Stepping carefully past the salamander, we ascended to the walkway, which clung to the wall and rounded the corner to reveal Slap Kozjak, a rather fine 15m waterfall into a deep blue pool. Apparently this is the biggest of six canyonning pitches. As our eyes grew accustomed to the light, Mary spotted the abseil tat above it.


And that was essentially it for the week – our half days in Venice on the way out and back are covered in another post.

One thing I do feel obliged to mention – not really kayaking-related – is rural broadband. Here we were, in a small campsite, a decent walk away from a very small town, Kobarid. Perhaps a bit bigger than Boldron, but way smaller than Barnard Castle. Our accomodation came with free broadband (cabled ethernet or wireless, to taste) out of which I consistently got 20 Mb/s (despite it being shared with all the other campsite residents). That is a bit over thirty times faster than we get at the best times at home. So it looks as though a small, formerly-behind-the-iron-curtain country only recently free of violent politics, can manage a vastly better rural broadband infrastructure than the UK. So, well done Tory government ! Now stop spouting bullshit and actually get some decent bandwidth out in the sticks !!!

How Rivers change

As described in the next post, we’ve had a week in Slovenia paddling mainly the Soča. I paddled the slalom section on the 20th and found the water level a bit higher than when SOC had paddled in June, four years ago. There’s a photo on the SOC website, taken by a German lad the group met up with, from the footbridge at the start of the Slalom Section and I noticed on my own photo from a similar spot that things had changed quite a lot. So I went back a couple of days later and took a load of shots, trying to get close to the same position where Andy had stood to take his photo. Below you’ll see my closest match – the water level had dropped from my run, and is now only a little higher than in the 2012 view, and it was overcast rather than the late afternoon sunshine of the earlier photo.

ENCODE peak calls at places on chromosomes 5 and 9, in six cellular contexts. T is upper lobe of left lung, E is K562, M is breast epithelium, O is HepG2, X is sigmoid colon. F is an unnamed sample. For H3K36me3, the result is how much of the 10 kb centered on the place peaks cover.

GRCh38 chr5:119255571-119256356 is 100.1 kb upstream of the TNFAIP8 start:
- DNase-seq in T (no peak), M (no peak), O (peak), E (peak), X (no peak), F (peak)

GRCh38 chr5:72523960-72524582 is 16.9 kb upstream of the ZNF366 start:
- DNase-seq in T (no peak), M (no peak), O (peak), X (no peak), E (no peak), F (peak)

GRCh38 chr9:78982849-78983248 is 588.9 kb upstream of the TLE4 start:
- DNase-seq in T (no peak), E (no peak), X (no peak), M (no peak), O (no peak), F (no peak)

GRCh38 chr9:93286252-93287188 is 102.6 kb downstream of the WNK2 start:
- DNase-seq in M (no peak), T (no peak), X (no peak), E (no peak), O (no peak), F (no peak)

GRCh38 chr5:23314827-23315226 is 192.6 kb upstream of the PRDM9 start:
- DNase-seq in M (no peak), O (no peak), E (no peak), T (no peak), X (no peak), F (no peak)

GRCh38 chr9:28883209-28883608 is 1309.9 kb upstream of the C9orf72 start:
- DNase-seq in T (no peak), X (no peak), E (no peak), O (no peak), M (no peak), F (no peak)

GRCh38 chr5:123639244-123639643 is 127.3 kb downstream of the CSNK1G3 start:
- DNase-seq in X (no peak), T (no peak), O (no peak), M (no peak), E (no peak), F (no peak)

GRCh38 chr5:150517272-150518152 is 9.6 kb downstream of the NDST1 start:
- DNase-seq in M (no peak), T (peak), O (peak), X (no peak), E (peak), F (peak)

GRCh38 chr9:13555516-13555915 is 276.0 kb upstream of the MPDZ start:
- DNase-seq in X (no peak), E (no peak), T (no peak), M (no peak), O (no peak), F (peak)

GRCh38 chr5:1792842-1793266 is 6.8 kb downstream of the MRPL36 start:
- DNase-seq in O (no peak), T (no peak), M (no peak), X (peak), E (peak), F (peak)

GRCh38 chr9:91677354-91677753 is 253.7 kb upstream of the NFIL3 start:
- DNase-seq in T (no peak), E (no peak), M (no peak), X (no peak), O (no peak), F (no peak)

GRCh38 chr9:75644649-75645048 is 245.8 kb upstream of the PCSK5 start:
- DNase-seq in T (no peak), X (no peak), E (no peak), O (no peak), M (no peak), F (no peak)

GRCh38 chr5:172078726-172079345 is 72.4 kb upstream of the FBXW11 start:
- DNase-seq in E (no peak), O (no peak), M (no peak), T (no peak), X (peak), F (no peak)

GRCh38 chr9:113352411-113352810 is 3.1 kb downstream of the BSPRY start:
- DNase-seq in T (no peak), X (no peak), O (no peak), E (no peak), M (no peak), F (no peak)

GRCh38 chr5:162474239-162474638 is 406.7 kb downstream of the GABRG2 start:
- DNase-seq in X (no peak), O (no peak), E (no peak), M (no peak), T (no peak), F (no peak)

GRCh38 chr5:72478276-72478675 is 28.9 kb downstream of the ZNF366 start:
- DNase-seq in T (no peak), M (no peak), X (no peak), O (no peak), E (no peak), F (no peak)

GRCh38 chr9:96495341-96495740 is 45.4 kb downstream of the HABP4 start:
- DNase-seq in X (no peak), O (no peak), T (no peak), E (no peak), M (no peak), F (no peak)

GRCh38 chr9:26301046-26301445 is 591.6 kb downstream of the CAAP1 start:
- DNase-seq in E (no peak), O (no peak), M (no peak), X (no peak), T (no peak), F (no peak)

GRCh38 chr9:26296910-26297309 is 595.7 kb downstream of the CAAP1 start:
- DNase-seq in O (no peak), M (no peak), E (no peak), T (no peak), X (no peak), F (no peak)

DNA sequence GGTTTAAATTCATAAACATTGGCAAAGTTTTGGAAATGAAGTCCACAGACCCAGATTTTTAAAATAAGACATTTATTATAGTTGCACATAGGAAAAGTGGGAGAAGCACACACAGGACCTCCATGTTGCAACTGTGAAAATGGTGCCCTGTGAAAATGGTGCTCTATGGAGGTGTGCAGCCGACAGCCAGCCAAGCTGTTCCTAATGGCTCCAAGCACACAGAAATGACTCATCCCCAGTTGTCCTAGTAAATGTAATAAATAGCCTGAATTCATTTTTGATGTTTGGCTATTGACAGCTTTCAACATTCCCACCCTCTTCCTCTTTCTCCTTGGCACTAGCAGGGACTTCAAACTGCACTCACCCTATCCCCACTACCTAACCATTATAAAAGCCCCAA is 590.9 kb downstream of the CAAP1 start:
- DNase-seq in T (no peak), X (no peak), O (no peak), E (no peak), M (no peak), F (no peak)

The boulder on the left at the entry of the rapid at “A” has split. The upstream bit is still shown as “A” on the 2016 shot, but a larger part has fallen downstream to “A'”. The big boulder marked “B” in both photos has been washed down and round a bit. But the huge (5m on a side) boulder at “C” has simply vanished ! Boulders immediately behind it (as seen from the river, left in the photo) seem not to have moved much, but something must have washed out from under it and allowed it to collapse into the river. Where Pete Ball is calmly paddling across flat water in 2012, there is now a large piece of the boulder, at “E”, with quite a few new boulders also visible under the water upstream and river left of it, pushing a lot of water into the narrower right hand channel. This has had the effect of raising the water level in the short reach between boulders “A” and “E” which is one reason why it is quite hard to judge the relative water levels in the two photos. I suspect the boulder “D” in 2016 is the one which was lying between “B” and “C” in 2012, but it is hard to be sure.